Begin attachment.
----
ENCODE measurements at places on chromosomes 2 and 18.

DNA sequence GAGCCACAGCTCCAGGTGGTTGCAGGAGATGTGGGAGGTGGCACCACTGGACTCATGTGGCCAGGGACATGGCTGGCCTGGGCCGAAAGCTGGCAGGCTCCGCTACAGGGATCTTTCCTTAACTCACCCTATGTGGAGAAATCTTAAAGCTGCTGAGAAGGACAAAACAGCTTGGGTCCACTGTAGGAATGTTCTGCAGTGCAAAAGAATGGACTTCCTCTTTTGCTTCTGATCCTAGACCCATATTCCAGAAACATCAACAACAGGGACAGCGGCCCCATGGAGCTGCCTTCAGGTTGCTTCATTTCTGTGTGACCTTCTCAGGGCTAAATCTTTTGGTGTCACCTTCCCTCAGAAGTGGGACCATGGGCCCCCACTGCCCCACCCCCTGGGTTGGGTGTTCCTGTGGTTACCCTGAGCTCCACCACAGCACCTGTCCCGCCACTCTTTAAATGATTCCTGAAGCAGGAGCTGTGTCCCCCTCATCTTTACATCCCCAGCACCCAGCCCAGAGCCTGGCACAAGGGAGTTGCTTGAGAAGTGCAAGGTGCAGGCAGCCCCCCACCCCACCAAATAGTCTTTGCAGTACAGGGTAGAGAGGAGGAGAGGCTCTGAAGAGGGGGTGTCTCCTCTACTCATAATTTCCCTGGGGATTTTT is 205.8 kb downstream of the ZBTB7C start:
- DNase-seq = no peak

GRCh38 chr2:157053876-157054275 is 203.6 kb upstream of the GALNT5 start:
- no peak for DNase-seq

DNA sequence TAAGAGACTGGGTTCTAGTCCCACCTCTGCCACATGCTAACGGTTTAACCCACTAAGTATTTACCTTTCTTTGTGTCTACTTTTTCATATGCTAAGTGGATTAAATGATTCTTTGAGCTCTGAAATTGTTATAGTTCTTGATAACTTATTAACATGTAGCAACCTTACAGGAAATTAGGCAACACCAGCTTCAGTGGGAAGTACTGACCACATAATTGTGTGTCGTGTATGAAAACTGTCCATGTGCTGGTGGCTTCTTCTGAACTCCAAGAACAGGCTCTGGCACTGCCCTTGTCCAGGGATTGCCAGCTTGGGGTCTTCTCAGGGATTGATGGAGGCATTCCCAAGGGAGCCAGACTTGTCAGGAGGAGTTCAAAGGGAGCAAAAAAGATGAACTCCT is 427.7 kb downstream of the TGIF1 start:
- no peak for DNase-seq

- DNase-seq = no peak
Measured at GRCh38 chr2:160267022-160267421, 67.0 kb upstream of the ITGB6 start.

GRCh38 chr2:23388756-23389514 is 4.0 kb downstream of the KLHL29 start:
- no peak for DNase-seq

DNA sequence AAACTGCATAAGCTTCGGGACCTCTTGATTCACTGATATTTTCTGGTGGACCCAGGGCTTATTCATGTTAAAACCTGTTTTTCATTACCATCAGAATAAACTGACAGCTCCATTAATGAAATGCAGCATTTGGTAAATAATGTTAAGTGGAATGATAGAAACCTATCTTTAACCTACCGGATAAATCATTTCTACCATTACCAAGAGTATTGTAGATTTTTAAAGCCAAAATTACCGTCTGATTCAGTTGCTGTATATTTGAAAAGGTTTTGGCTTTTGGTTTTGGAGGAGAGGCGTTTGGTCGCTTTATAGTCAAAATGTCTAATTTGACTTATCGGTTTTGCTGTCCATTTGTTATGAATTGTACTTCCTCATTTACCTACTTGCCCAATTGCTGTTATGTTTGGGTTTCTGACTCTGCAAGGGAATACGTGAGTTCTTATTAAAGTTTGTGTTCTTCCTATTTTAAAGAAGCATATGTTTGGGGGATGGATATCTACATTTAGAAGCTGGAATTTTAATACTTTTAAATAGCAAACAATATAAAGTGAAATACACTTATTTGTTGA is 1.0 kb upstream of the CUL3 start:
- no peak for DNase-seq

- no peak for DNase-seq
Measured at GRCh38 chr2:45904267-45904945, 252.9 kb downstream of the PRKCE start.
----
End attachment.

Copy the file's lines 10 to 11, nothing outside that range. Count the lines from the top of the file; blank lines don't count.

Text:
GRCh38 chr2:23388756-23389514 is 4.0 kb downstream of the KLHL29 start:
- no peak for DNase-seq